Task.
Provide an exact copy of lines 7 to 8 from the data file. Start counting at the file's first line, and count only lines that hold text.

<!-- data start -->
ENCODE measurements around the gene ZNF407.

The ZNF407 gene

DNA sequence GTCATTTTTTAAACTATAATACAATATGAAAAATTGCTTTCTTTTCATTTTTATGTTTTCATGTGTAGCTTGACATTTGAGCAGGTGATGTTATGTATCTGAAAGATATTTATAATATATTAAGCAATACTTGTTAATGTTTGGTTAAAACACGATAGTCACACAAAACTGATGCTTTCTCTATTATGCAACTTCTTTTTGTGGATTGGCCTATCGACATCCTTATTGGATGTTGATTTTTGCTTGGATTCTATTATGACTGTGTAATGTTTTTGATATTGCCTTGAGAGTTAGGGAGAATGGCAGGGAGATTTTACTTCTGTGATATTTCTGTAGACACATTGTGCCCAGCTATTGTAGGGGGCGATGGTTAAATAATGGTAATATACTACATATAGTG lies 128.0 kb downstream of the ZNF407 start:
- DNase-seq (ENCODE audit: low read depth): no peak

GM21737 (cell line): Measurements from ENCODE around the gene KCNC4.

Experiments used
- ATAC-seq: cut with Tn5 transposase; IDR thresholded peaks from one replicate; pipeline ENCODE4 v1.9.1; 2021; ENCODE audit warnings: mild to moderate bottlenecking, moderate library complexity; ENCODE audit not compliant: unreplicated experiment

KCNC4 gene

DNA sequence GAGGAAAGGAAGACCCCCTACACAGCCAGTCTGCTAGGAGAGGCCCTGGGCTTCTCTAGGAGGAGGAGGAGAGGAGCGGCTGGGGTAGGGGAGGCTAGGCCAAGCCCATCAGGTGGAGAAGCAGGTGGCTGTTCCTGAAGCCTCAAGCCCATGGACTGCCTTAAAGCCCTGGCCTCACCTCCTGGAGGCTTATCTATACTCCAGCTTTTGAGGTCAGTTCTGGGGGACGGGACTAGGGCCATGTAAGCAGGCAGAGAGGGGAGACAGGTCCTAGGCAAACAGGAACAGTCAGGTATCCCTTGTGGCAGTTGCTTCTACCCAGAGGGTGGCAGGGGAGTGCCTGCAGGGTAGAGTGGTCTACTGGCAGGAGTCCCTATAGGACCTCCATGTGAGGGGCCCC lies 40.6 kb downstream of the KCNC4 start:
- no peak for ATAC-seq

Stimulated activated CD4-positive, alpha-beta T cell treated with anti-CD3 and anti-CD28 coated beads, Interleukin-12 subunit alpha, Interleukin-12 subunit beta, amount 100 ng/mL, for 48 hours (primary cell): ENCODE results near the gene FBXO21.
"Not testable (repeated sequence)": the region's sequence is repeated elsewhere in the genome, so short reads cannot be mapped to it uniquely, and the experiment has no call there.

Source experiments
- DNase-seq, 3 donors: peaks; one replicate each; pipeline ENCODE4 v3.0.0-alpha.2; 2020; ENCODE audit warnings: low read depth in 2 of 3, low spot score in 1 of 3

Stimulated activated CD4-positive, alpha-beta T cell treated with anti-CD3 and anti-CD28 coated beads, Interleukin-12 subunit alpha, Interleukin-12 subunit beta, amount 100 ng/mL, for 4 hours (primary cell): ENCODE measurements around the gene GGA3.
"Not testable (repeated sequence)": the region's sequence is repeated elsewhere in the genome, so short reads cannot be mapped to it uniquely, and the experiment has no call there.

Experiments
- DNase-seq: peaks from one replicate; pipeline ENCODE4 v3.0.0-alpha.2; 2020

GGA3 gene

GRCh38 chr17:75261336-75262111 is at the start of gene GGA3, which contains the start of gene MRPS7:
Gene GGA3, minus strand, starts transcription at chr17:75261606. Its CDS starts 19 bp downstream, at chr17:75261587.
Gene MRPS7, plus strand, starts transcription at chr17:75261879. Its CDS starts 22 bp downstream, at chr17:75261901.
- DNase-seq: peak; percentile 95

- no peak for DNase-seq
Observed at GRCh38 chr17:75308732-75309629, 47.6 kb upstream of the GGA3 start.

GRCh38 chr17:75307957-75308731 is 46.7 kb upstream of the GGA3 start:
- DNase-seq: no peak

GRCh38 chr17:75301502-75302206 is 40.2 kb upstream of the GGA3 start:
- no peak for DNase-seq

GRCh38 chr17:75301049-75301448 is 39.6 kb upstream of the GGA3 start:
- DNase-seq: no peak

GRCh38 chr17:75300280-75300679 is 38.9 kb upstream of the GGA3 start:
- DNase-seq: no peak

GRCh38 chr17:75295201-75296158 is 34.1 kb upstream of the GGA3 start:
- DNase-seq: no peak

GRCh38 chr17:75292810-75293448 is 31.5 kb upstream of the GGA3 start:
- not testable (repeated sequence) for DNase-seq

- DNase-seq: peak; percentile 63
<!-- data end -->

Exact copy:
- ATAC-seq: cut with Tn5 transposase; IDR thresholded peaks from one replicate; pipeline ENCODE4 v1.9.1; 2021; ENCODE audit warnings: mild to moderate bottlenecking, moderate library complexity; ENCODE audit not compliant: unreplicated experiment

KCNC4 gene